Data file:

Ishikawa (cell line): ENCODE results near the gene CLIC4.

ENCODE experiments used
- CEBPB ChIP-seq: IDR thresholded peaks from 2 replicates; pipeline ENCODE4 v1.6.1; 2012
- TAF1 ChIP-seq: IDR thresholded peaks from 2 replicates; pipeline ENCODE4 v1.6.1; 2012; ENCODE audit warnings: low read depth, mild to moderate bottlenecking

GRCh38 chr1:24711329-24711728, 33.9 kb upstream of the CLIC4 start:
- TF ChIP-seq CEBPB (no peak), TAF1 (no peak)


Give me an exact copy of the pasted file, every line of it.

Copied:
Ishikawa (cell line): ENCODE results near the gene CLIC4.

ENCODE experiments used
- CEBPB ChIP-seq: IDR thresholded peaks from 2 replicates; pipeline ENCODE4 v1.6.1; 2012
- TAF1 ChIP-seq: IDR thresholded peaks from 2 replicates; pipeline ENCODE4 v1.6.1; 2012; ENCODE audit warnings: low read depth, mild to moderate bottlenecking

GRCh38 chr1:24711329-24711728, 33.9 kb upstream of the CLIC4 start:
- TF ChIP-seq CEBPB (no peak), TAF1 (no peak)